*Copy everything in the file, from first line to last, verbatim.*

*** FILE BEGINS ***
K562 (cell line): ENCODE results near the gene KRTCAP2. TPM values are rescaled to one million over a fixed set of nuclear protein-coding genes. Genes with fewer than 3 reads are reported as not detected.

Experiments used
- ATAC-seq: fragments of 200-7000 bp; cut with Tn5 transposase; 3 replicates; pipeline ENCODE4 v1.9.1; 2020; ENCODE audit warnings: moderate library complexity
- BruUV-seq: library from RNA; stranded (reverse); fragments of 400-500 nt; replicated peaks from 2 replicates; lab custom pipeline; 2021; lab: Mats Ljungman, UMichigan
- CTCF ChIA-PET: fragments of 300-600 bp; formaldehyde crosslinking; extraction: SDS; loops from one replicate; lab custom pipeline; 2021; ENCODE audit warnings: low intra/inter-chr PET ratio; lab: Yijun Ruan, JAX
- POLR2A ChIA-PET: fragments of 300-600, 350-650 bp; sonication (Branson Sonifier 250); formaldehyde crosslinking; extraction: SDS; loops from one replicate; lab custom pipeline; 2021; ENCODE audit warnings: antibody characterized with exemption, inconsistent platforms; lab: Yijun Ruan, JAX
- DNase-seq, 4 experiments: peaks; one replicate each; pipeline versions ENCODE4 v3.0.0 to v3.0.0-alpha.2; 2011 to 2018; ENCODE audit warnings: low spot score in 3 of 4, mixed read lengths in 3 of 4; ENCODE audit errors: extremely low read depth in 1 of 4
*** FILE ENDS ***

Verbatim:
K562 (cell line): ENCODE results near the gene KRTCAP2. TPM values are rescaled to one million over a fixed set of nuclear protein-coding genes. Genes with fewer than 3 reads are reported as not detected.

Experiments used
- ATAC-seq: fragments of 200-7000 bp; cut with Tn5 transposase; 3 replicates; pipeline ENCODE4 v1.9.1; 2020; ENCODE audit warnings: moderate library complexity
- BruUV-seq: library from RNA; stranded (reverse); fragments of 400-500 nt; replicated peaks from 2 replicates; lab custom pipeline; 2021; lab: Mats Ljungman, UMichigan
- CTCF ChIA-PET: fragments of 300-600 bp; formaldehyde crosslinking; extraction: SDS; loops from one replicate; lab custom pipeline; 2021; ENCODE audit warnings: low intra/inter-chr PET ratio; lab: Yijun Ruan, JAX
- POLR2A ChIA-PET: fragments of 300-600, 350-650 bp; sonication (Branson Sonifier 250); formaldehyde crosslinking; extraction: SDS; loops from one replicate; lab custom pipeline; 2021; ENCODE audit warnings: antibody characterized with exemption, inconsistent platforms; lab: Yijun Ruan, JAX
- DNase-seq, 4 experiments: peaks; one replicate each; pipeline versions ENCODE4 v3.0.0 to v3.0.0-alpha.2; 2011 to 2018; ENCODE audit warnings: low spot score in 3 of 4, mixed read lengths in 3 of 4; ENCODE audit errors: extremely low read depth in 1 of 4